Then, you go on down, we did the N18.5; so ultimately our code, the correct answer is I13.2, I50.41, the chronic kidney code, and the Z99.2 is not used because the patient is not on dialysis.

Now, before I stop talking here, I just want to give you a heads-up, do a little study on N18.5 because there are times that an N18.5 is on dialysis and that changes the dynamics of some coding. Going back real quick, the answer was “B.” Let’s look again at how this was divided up and kind of the way this is the way my brain works, but you don’t have to have codes memorized, you don’t even have to necessarily know what letter starts which area, but as you get familiar, as you make your annotations in your ICD-10 manual and you go through the chapters in the course, this is going to resonate with you and it’s going to pop in your brain.

Never assume anything; don’t ever go so fast, which is a big fault of mine both assuming and going too fast, that you could slip up and make a mistake. So, I’m not saying run through that quick; however, take the time to break it down before you even have looked up a code and then get an idea of what do they want to make sure I know, and then confirm it. Look everything up in the Tabular, don’t guess, ever.

There you go, that is what a CRC practice exam question looks like. Now mind you, this is only the coding aspect. The CRC has so much more than just coding, in fact, it really doesn’t have a whole lot of coding in my opinion. But this is what one would look like. In our risk adjustment live student calls every Wednesday night that we do for our full students, we go through these and break these down and we’ll take specific exam questions every week that involve not just the coding. Isn’t that fun? I know that you’re as excited as I am when you see something like that, but the Blitz is what’s going to help you learn how to break down exam questions like this and make them pop.

Chandra: Can I jump in there? I just wanted to jump in on some of the conversation I’ve been having on the chat while you’ve been explaining everything to everybody. A couple of questions that I just wanted to clarify for the whole group because it seems like lots of people have these questions.

The first question that we got is: What does CRC stand for?

That is the Certified Risk Adjustment Coder. These practice exams that Alicia is talking about are practice exam questions. There are two practice exams that we have in development; they will be coming very soon. One is a free CRC practice exam, just like we do for the CPC and the COC. The other one will be a paid version, just like we have for the CPC and the COC. [Editor’s Note: Chandra misspoke; CCO currently does not have a Paid Version on the COC Practice Exam.]

But the question that I got was: Is there anything in the CRC Blitz that talks about how, strategies for these multiple choice questions?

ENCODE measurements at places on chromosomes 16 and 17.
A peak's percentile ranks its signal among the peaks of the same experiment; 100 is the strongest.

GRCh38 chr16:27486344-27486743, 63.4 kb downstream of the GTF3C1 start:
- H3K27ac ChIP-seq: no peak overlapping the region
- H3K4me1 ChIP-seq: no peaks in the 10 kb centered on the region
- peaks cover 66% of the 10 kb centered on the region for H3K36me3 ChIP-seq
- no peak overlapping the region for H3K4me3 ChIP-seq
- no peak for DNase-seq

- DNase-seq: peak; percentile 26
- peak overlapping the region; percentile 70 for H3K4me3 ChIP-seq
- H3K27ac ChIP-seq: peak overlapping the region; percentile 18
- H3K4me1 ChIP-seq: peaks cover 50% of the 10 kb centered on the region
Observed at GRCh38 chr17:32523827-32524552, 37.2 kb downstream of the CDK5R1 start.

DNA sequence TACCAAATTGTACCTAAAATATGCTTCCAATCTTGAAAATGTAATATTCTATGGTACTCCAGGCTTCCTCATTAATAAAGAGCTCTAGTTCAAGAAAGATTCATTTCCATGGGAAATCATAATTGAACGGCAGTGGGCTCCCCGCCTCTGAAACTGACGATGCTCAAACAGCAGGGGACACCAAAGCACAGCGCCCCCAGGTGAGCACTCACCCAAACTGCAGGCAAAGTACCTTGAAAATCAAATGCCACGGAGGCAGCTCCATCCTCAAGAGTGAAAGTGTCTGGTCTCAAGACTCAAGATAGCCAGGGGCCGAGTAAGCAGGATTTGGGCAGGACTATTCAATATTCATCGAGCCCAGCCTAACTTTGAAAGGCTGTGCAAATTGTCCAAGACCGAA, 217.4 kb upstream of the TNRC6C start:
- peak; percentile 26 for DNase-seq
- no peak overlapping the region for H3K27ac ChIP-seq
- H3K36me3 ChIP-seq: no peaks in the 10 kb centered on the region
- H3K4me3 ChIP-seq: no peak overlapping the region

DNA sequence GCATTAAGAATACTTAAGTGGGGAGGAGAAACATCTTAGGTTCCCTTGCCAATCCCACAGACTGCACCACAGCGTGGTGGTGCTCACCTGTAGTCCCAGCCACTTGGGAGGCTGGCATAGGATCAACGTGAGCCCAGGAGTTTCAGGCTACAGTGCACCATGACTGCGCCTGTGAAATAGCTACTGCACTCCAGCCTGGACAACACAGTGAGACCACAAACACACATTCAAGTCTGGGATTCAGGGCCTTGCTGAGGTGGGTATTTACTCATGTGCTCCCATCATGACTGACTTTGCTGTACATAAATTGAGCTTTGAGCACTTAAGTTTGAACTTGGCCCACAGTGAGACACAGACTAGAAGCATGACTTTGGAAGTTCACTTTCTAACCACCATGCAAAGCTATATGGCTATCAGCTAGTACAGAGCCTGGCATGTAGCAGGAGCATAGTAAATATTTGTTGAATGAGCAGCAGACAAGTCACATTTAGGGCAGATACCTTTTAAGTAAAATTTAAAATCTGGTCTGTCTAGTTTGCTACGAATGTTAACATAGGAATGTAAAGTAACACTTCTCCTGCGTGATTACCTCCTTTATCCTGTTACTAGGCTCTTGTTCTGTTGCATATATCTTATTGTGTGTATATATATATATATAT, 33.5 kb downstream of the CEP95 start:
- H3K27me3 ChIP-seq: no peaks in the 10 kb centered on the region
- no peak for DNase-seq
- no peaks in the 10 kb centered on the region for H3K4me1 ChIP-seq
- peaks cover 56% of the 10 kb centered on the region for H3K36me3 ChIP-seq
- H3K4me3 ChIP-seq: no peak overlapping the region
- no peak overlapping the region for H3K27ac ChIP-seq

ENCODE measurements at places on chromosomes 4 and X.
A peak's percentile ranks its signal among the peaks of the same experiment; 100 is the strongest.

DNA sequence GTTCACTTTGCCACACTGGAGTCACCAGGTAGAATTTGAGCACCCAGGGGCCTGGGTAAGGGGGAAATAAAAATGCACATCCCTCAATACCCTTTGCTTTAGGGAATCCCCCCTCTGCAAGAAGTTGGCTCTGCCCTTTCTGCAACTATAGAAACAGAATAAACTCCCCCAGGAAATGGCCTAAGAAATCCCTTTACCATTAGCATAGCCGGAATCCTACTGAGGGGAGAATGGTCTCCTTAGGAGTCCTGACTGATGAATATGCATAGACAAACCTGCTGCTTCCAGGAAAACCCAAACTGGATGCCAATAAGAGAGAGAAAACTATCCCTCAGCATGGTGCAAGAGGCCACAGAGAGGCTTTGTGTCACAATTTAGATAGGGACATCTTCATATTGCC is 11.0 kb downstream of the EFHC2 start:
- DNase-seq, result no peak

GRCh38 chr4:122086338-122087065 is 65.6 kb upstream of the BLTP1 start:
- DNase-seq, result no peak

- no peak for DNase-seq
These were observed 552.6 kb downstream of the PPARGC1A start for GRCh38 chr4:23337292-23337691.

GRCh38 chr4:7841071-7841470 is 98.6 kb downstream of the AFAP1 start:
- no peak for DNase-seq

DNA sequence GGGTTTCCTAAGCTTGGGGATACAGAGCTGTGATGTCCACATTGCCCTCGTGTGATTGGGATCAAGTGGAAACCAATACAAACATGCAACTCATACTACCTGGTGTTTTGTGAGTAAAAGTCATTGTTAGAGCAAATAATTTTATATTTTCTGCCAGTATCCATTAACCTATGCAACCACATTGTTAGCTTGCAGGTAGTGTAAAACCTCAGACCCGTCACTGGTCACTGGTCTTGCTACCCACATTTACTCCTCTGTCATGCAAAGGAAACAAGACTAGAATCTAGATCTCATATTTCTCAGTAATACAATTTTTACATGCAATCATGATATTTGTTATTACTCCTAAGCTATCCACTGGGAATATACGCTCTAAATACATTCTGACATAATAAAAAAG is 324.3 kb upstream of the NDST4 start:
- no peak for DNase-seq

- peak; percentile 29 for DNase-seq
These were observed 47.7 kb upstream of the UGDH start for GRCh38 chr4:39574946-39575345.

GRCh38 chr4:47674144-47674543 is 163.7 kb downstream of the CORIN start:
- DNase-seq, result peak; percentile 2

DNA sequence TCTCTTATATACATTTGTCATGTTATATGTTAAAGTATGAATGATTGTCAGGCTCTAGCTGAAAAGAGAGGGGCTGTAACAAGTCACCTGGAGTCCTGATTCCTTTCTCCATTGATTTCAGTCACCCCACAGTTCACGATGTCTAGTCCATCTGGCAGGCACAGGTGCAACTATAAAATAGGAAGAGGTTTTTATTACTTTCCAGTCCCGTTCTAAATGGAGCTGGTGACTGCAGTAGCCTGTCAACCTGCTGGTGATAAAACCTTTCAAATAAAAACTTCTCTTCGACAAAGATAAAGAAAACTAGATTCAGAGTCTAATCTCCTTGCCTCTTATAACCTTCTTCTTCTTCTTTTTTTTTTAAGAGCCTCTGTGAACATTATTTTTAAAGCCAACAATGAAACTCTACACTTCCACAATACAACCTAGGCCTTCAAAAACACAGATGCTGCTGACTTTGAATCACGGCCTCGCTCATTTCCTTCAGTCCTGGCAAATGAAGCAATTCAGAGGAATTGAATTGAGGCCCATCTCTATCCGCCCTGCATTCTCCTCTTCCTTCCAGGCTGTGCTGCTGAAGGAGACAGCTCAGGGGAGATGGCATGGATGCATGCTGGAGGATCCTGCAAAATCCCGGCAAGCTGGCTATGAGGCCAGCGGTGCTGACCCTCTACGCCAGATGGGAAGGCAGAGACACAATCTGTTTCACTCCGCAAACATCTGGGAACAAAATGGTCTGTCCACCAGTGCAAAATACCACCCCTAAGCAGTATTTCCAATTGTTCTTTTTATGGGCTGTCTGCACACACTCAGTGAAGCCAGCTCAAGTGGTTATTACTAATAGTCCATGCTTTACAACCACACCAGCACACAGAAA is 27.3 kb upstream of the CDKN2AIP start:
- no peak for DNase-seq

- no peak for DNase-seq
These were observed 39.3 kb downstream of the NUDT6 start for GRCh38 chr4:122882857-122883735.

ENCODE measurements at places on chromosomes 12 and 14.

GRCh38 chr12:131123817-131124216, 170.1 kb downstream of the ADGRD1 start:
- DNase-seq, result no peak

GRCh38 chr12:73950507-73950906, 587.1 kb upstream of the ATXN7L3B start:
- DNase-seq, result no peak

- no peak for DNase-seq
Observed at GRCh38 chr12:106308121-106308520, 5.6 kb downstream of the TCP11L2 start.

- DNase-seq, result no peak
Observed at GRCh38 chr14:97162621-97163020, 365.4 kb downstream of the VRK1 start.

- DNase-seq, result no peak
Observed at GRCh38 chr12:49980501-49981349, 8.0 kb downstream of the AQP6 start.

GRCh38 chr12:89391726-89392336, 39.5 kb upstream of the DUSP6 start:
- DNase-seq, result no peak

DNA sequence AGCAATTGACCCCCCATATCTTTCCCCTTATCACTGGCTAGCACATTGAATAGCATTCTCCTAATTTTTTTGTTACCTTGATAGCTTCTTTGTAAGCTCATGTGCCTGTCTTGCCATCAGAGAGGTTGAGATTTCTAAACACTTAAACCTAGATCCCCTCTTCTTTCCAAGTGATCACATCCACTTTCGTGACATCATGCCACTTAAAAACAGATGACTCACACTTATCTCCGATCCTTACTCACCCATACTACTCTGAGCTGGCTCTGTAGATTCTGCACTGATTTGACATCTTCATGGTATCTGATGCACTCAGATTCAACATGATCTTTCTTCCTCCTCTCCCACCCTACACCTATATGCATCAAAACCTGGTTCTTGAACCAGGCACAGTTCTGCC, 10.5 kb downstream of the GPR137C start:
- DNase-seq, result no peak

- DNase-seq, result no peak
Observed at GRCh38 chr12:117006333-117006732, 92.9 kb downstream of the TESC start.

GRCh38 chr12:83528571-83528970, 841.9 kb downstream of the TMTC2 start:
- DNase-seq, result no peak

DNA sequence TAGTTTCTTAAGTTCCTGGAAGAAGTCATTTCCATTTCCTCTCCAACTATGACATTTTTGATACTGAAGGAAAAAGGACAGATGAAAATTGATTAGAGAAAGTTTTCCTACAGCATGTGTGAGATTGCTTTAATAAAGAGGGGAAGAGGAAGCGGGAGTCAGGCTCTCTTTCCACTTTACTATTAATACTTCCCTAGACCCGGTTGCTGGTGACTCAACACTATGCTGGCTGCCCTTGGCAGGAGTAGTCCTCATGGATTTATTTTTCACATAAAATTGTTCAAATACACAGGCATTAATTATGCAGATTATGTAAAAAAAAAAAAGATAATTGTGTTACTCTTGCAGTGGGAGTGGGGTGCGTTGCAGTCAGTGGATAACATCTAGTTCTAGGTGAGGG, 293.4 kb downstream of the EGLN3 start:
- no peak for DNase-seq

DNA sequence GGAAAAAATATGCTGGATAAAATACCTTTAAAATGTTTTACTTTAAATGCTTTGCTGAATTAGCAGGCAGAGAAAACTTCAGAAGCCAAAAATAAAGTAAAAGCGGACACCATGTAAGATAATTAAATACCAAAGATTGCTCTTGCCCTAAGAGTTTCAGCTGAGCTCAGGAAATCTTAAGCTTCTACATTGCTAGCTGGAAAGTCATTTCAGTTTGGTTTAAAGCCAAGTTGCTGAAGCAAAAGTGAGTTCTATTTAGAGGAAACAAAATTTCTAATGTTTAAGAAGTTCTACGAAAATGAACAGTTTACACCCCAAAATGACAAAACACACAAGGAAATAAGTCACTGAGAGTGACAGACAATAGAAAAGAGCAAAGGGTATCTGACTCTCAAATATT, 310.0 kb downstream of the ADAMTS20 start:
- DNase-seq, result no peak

Yes, there is a section of the Blitz where Laureen talks about how to take multiple choice exam, that sort of thing. But there was also a conversation that Alicia, Laureen, and some of the other instructors and I had earlier this week and something we’re excited about is we do have in the plans to have a session that we record where we show each of us taking on the same question so that you can see how differently we each think and how differently we each attack a question and you can see that there’s no wrong way or right way, it’s whatever works for you and whatever helps you get through it more quickly. That is something that we’ve gotten development, it’s coming on the way as well.

Alicia: I forgot. That’s right. That’s going to be exciting for a lot of people because, again, I think we learn differently. But things, like Chandra said, different viewpoints, you may resonate more with one person than another. Very exciting. There’s always good stuff coming from CCO, isn’t there?

Related CRC Practice Exam Question Posts:

CRC Practice Exam Questions | CRC Practice Exam Layout

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Slideshare: July 2016 Q&A Medical Coding Webinar http://www.cco.us/slideshare-july-2016-qa-medical-coding-webinar/ http://www.cco.us/slideshare-july-2016-qa-medical-coding-webinar/#respond Wed, 10 Aug 2016 10:33:05 +0000 http://www.cco.us/?p=27808 Visit [CCO] Certification Coaching Organization LLC for more articles about [CCO] Certification Coaching Organization LLC - Medical Certifications - Learn It - Get Certified - Stay Certified.

The July 2016 Q&A Medical Coding Webinar from Certification Coaching Org (CCO), discussed a variety of topics of interest to medical coders and billers. Topics covered included Timely Filing for Claims and Appeals, Coding for Fall on Steps with Hitting Head, Sequencing of Depression and Suicide Ideation Codes, Dependence vs. […]